With hands outstretched to the future, Queer Youth Productions’ traveling exhibit, Muck and Sparkle: The Magic and Pain of Survival, brings forth the art of expanding hearts and the paradox of possibility in a candid array of artwork from LGBTQIA2S youth. The show brings with it the specter of struggle that youth maneuver to (re)claim space and carve out the complexities of their identities.
Alongside powerful depictions of self determination, this exhibit transcends the two dimensional, offering a unique glimpse into the less-often-heard-seen-thought-touched-interiority of vulnerability that comes with uncovering (un)truths of gender and sexuality. By centering voices of queer youth, we are able to reflect upon work that has been done in queer communities as well as build intergenerational conversations for envisioning supportive and liberating futures. Within these artworks is a resilient force of magic that speaks to a collective and time-defying queer tongue.
Ariel Springfield is a visual artist with commitment to community based projects and making magic with what’s at hand. They have been collaborating with their respective communities as well as producing and installing their own art work for the last 16 years. Ariel has contributed artwork to The Nation Queer Arts Festival, Project NIA, and the Sylvia Rivera Law Project. As well as working with youth on experiential environmental education projects through the Mount Desert Island Water Quality Coalition and The Water Underground. They is an enthusiastic supporter of the intersectionality of the Arts and Sciences, especially when it disrupts systems of oppression. Ariel is a white, gender-queer, admirer of creativity, who’s personal artwork focuses on queer bodies, physical narratives, and art as language for the inexplicable.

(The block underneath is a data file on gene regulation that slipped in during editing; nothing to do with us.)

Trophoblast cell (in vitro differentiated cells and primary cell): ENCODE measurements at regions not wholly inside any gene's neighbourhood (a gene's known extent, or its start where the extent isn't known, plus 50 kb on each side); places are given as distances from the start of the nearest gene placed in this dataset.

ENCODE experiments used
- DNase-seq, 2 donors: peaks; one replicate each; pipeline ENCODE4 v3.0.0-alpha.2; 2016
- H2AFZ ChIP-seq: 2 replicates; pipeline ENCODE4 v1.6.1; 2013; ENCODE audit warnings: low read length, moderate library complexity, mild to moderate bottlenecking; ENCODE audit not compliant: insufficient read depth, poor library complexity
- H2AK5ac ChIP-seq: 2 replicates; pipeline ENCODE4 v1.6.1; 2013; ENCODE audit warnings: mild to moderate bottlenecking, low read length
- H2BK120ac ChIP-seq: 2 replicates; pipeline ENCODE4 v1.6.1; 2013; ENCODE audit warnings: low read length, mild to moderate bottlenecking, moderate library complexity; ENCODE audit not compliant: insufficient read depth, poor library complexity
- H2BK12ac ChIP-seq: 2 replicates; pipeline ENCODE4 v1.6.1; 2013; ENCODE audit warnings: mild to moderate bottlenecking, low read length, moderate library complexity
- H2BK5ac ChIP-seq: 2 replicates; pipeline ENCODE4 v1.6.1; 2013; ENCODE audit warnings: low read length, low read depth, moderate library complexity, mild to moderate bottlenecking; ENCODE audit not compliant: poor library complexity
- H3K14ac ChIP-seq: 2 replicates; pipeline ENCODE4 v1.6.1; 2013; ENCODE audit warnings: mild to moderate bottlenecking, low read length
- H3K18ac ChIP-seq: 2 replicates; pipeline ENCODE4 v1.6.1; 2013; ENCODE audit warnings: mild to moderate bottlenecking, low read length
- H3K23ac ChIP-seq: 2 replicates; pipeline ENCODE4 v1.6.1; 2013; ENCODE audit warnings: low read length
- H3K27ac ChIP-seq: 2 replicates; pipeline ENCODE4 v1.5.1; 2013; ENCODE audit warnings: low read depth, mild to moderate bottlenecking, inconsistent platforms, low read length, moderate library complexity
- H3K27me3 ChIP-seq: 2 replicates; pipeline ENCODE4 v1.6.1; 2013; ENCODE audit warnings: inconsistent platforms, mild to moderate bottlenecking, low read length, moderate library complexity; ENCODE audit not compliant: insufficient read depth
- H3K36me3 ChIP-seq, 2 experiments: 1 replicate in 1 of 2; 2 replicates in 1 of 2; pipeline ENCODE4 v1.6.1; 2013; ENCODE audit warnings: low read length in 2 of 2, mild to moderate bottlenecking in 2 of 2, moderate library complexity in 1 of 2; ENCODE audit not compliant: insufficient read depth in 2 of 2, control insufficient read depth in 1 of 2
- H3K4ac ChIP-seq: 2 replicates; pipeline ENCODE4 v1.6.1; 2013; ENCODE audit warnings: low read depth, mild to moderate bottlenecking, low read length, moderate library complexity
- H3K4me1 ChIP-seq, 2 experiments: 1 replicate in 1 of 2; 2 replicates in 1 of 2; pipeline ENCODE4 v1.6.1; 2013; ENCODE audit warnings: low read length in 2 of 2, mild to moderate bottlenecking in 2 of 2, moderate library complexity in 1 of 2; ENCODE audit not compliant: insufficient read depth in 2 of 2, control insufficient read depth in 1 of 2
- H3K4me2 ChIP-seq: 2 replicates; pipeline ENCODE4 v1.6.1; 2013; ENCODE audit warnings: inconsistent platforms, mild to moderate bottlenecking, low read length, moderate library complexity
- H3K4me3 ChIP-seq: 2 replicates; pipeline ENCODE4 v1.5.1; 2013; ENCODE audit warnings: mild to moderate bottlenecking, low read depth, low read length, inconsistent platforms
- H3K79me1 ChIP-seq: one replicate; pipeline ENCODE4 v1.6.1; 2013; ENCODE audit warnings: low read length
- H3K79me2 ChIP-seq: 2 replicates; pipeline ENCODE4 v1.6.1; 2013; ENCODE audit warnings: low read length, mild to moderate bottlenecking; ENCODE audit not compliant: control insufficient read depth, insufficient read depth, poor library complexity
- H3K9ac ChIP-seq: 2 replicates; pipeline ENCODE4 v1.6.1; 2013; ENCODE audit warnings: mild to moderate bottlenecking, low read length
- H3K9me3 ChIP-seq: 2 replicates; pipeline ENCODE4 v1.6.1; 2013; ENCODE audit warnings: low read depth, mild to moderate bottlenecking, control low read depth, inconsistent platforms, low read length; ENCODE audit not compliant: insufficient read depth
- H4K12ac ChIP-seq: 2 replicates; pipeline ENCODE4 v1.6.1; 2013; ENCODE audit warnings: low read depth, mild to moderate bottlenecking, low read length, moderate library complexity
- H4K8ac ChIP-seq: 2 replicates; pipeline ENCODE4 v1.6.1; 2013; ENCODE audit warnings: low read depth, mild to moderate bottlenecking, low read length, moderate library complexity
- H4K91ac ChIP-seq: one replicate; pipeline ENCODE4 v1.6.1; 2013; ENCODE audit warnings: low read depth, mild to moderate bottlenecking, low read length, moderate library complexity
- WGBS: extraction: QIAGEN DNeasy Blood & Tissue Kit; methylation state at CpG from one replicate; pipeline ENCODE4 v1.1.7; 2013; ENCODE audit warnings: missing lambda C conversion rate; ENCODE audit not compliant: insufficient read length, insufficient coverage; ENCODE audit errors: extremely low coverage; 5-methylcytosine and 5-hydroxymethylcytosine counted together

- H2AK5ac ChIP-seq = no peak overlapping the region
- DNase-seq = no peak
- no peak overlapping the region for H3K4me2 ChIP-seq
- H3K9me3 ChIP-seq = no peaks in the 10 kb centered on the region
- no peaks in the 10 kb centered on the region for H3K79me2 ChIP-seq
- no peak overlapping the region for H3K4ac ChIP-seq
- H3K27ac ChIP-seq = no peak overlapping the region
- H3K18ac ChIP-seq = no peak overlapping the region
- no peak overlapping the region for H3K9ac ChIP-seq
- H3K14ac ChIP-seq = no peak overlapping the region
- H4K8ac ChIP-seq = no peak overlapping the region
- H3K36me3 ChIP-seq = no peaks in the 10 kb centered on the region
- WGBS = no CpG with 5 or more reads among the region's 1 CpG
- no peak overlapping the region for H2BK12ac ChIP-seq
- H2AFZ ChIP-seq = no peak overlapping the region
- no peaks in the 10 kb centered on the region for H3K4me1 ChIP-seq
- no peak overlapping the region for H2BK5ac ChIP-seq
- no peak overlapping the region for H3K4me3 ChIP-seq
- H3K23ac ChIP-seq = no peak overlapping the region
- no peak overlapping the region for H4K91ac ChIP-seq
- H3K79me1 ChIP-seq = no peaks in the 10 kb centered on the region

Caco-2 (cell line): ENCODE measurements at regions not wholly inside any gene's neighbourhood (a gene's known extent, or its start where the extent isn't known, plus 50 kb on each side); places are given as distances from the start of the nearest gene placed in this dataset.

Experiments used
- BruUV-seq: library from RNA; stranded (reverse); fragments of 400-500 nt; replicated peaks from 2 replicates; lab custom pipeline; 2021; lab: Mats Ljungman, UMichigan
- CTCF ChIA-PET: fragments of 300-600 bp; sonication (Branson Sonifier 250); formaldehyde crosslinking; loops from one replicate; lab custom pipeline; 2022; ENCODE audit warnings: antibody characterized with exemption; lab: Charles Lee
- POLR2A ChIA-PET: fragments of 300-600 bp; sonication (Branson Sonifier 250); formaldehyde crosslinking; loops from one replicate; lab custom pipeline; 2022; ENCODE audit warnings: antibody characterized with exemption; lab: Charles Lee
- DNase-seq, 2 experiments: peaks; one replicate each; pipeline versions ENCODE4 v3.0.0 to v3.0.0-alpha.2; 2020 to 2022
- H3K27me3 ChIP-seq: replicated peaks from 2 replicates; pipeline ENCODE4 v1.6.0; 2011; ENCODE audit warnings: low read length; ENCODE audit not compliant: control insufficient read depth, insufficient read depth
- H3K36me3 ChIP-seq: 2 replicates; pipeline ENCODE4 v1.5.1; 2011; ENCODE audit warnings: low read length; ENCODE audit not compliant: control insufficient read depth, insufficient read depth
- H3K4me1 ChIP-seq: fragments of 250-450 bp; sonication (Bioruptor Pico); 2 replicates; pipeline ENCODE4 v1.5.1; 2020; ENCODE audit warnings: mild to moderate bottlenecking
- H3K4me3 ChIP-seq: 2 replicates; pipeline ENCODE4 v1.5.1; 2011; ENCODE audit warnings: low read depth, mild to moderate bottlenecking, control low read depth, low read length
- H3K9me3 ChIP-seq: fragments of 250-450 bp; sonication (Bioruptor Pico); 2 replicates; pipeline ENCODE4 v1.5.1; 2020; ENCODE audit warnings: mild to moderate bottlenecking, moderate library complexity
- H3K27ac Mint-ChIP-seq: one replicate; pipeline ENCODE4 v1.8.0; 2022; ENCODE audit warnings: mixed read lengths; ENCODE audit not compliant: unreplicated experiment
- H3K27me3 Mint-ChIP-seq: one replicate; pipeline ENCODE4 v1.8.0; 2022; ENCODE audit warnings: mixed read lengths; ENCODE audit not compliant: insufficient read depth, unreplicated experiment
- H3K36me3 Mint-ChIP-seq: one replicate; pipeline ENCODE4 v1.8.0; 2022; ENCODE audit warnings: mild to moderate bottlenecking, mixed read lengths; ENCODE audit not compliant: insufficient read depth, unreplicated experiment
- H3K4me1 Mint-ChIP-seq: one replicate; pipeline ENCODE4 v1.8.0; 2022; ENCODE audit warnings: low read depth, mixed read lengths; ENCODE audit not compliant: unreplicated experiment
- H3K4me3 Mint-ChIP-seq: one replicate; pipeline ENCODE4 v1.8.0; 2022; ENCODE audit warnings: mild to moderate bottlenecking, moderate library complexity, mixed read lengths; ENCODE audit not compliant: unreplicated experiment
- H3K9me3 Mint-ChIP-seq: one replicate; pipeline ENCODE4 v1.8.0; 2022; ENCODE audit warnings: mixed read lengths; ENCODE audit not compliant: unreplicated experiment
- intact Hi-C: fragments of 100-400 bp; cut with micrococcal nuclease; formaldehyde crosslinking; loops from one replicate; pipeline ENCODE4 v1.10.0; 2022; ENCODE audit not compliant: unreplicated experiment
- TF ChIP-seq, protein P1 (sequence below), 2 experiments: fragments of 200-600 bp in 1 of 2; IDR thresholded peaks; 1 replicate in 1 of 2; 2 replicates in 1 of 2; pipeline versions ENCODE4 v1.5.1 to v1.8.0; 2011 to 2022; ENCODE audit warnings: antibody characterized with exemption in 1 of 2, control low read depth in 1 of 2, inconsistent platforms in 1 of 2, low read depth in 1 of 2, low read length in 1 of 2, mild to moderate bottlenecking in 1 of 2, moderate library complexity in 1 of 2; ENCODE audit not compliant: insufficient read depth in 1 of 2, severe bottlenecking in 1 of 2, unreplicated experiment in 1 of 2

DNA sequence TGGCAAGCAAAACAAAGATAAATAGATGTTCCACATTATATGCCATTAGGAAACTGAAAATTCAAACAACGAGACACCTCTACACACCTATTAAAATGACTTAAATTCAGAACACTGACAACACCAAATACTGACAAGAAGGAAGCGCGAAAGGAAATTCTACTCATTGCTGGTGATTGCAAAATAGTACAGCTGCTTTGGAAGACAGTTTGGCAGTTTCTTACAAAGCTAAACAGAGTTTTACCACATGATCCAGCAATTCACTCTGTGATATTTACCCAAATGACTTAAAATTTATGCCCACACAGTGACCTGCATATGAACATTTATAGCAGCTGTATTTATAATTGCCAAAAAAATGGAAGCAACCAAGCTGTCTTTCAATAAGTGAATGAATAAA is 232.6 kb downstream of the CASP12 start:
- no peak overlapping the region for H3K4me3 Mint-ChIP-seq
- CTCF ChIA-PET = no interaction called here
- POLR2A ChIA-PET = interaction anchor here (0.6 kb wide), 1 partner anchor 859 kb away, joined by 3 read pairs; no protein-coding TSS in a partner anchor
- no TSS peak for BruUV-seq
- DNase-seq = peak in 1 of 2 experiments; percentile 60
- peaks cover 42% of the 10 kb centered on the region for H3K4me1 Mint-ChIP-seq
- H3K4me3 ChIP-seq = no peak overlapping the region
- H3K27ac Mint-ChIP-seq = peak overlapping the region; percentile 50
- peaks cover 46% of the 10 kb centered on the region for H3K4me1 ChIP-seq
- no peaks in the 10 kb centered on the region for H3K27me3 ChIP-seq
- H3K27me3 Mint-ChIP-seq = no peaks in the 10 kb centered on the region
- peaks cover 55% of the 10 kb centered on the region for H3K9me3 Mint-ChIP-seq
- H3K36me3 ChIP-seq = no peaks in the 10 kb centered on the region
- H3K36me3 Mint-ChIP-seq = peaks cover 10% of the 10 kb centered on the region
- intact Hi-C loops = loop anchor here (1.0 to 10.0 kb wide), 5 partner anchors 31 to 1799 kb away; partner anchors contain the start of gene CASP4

EPLi is a professional photographer and has extensive experience working with youth. Her background in education and the arts has continued to challenge and fuel her main intent in her life’s work; to use art (photography) as an opportunity to help people feel heard and seen. Her work has been published in a variety of print/media including: Colorlines, Huffington Post, Autostradde, BlackGirlDangerous, East Bay Express, San Francisco Chronicle and Bitch Magazine. EPLi is a queer, mixed race, masculine of center woman, who’s most happy when she’s engulfed in a photo documentary project centered around an individual or community that is underrepresented by the dominant culture’s limited lens.
madhvi trivedi is queer South Asian artivist concocted from a hijra cauldron of turmeric flavored bitter ochre sunsets. their lispy poetry, linocut, weepy water colors, mixed media collage and inky doodles serve as tender reminders to sick and disabled queers of color that abundance, belonging, decolonial love//loving//being loved exists in this cosmic vomit we maneuver through. heart centered with social justice, they are currently free falling and seeking soft places to land.
Funded in part by The Sisters of Perpetual Indulgence, Sister Grant.